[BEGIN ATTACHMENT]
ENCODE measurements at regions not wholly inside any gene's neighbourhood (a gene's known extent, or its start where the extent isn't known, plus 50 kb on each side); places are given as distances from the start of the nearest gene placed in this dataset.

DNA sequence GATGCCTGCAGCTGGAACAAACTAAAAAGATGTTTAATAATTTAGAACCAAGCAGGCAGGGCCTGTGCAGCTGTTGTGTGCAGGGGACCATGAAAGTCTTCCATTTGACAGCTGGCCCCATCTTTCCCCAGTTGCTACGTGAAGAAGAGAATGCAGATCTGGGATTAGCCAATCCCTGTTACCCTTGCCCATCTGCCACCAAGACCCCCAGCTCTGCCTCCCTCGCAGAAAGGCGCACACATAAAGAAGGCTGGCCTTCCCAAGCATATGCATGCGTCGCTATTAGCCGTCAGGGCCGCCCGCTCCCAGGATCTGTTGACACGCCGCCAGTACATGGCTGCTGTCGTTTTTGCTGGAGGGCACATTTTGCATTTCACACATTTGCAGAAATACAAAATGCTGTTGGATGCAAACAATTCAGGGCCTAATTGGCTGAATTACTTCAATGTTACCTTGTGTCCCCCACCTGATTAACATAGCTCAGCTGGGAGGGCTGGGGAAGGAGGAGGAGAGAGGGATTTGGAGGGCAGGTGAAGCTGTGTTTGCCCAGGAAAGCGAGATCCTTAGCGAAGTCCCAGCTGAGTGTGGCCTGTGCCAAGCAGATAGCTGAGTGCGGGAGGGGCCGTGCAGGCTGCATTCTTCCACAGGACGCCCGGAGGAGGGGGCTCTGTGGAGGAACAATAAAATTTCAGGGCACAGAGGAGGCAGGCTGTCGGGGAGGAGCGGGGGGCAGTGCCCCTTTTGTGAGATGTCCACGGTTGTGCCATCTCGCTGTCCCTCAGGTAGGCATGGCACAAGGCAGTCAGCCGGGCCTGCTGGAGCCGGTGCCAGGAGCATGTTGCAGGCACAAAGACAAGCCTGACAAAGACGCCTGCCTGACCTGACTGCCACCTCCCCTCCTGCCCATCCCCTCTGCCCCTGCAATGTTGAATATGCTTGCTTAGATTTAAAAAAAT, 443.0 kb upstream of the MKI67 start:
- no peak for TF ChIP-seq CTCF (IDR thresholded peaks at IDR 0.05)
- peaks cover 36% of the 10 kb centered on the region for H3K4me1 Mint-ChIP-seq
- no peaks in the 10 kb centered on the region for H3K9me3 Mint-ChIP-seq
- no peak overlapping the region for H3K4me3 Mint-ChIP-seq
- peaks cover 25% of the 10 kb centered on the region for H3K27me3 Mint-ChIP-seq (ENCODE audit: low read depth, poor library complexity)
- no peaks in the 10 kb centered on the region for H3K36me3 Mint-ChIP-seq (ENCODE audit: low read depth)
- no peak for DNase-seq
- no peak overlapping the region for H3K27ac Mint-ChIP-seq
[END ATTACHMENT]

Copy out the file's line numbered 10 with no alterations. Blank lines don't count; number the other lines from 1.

- no peak overlapping the region for H3K27ac Mint-ChIP-seq